Cross-departmental data from internal sources should also be accessible by systems and people and brought under a single umbrella standard. The data has to be clean and available to those who need it.

The next challenge would be storage. Big data is a repository of large and complex datasets that needs a scalable and secure storage warehouse.

How Big Data Analytics is Transforming the Retail Market?

Retailers have always received information from their customers to gain insights into their business and marketplace and have used these insights to devise data-backed strategies. However, retailers did not have the type of data they needed and the tools to analyze the constant data flow.

With big data gaining greater traction in the last decade, retailers have access to customer information they weren’t privy to so far. Although there are many use cases of big data marketing analytics, some of the common applications are:

1. Personalized Recommendations

Service personalization and customized recommendations help retailers stand out from the competition. Using big data marketing analysis, retailers can keep track of their customer interactions at every step of the sales funnel.

Retailers can provide tailor-made communication and recommendations using historic shopping information and buying behaviour.

2. Enhanced Customer Experience

Businesses are always on the lookout for strategies that can enhance customer experiences. Using big data, retailers can anticipate the future demands of customers and develop strategies to offer seamless experiences.

3. Insight and foresight into customer behaviour

Data analytical models help retailers gain insights and foresight into customer behaviour. Descriptive analytical models collect past behaviour data while predictive models forecast future outcomes.

4. Optimizing price management

For a small business to access such data volumes to accurately determine whether a slight change in the price impacts sales or profit is a challenge. Yet, determining the correct pricing that can affect the bottom line is vital, and it needs large amounts of data. This is where big data makes a difference.

Data analytics can help retailers come up with optimal pricing strategies. It also allows retailers to set dynamic pricing based on real-time data acquired from customers.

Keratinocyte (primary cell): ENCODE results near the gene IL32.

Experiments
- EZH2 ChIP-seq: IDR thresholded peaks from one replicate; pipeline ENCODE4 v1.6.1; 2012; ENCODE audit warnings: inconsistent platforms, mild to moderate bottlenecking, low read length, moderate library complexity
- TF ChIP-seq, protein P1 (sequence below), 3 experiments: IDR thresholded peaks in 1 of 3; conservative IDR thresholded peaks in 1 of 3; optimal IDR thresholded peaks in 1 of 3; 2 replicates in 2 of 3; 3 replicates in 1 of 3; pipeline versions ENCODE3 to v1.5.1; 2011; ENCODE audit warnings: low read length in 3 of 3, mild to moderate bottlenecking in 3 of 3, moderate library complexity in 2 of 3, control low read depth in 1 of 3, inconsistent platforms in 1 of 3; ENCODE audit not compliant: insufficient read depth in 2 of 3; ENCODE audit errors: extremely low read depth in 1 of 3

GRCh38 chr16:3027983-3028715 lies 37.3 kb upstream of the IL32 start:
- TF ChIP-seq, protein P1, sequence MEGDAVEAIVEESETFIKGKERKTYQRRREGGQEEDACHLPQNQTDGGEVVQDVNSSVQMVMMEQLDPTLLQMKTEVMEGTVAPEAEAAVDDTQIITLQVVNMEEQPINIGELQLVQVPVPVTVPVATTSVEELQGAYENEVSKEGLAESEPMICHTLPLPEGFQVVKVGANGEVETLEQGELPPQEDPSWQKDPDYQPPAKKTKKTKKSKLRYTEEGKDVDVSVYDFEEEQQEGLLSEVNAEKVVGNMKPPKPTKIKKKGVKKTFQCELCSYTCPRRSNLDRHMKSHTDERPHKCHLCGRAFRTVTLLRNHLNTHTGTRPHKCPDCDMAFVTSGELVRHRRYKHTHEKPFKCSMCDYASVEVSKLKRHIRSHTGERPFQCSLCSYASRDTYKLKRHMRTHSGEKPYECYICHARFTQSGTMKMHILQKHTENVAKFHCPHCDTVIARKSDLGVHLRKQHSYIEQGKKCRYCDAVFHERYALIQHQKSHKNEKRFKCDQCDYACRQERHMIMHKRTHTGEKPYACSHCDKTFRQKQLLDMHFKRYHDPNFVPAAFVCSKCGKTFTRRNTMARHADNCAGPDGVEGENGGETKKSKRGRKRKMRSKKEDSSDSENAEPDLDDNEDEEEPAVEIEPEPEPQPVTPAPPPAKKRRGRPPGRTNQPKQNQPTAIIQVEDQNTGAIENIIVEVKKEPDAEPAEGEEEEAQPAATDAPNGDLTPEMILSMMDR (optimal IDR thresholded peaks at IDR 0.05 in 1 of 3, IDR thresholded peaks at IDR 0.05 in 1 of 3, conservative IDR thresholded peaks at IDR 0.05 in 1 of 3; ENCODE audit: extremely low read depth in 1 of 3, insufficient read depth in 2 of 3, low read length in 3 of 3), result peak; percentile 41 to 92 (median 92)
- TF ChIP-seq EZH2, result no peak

5. Enhanced Customer Loyalty

A customized shopping experience can enhance customer loyalty and brand recognition. It also increases brand engagement and identity.

6. Better ROI

Retailers can use market analytics to identify ways to improve their ROI. Predictive analysis, in particular, can accurately determine the success of marketing campaigns.

7. Demand and Trend forecasting

By using predictive analysis and historical and current data modelling, retailers can build trend and demand, forecasting models. One major problem with forecasting is that these products are in demand and subject to boom and bust cycles.

With big data trend prediction, retailers can ensure inventory management, product stocking, market segmentation, and customized advertising.

8. Inventory Management

Running on the close heels of demand forecasting is inventory management. Improving inventory management helps increase operational efficiency, quick order fulfilment, warehouse management, calculating lead times, and safety stock to prevent stock-outs.

9. Strategic Decision Making

By data mining and analyzing large datasets, retailers can take a data-driven approach to strategic planning to effectively improve their bottom line.

10. Understanding omnichannel Shopping behaviour

Marketers, these days, are turning to omnichannel marketing analysis to build a seamless customer experience across channels, connected devices, and platforms. Big data analytics is driving the change towards a more streamlined customer experience.

11. Fraud Detection and Prevention

Fraud detection and prevention doesn’t pertain to a credit card or identity frauds committed by customers. It encompasses fraudulent actions and transactions by company personnel as well. While there are many methods in which companies try to prevent fraudulent transactions, big data analytics is probably the most effective tool that can prevent ongoing and potential fraud.

Using big data, retailers can also enjoy real-time fraud detection — which means the program can stop or block any ongoing transaction that seems potentially suspicious.

12. Deeper Understanding of Customers

Big data analytics offers businesses a deeper and clearer view and understanding of the customer psyche. While data can be insightful, mere numbers can’t show the entire picture to retailers. With big data analytics, businesses now have access to soft signals and sentiments such as social media mentions. And, now they are in a better position to combine hard data with soft data effectively.

With big data analytics, retailers can now pinpoint the exact step in the sales journey that a customer lost interest, or impact of an advertising campaign. Big data analytics will help retailers understand cart abandonment rates, improve engagement and streamline customer experience across channels.

The Future of Big Data in Retail Market Analytics

The future of retailing will be controlled by retailers who are willing to employ advanced analytics and technologies to deliver exceptional customer experience across various channels.

Big data-powered informed decisions will be helpful to retailers. Automation will grow consistently in shaping the customer experience. Retailers who train their AI-powered tools using big data analytics and machine learning models will be able to secure a robust future in retailing.

Big data has the power to alter how retailers have been conducting their business and improve their efficiency across every department and customer touchpoint.

There is information abundance — and you need to analyze this critical information to gain valuable insight into customer behaviour, business process and operations, and your place in the marketplace.

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Pratik Rupareliya

Pratik Rupareliya

Techno-commercial leader heading Intuz as head of Strategy.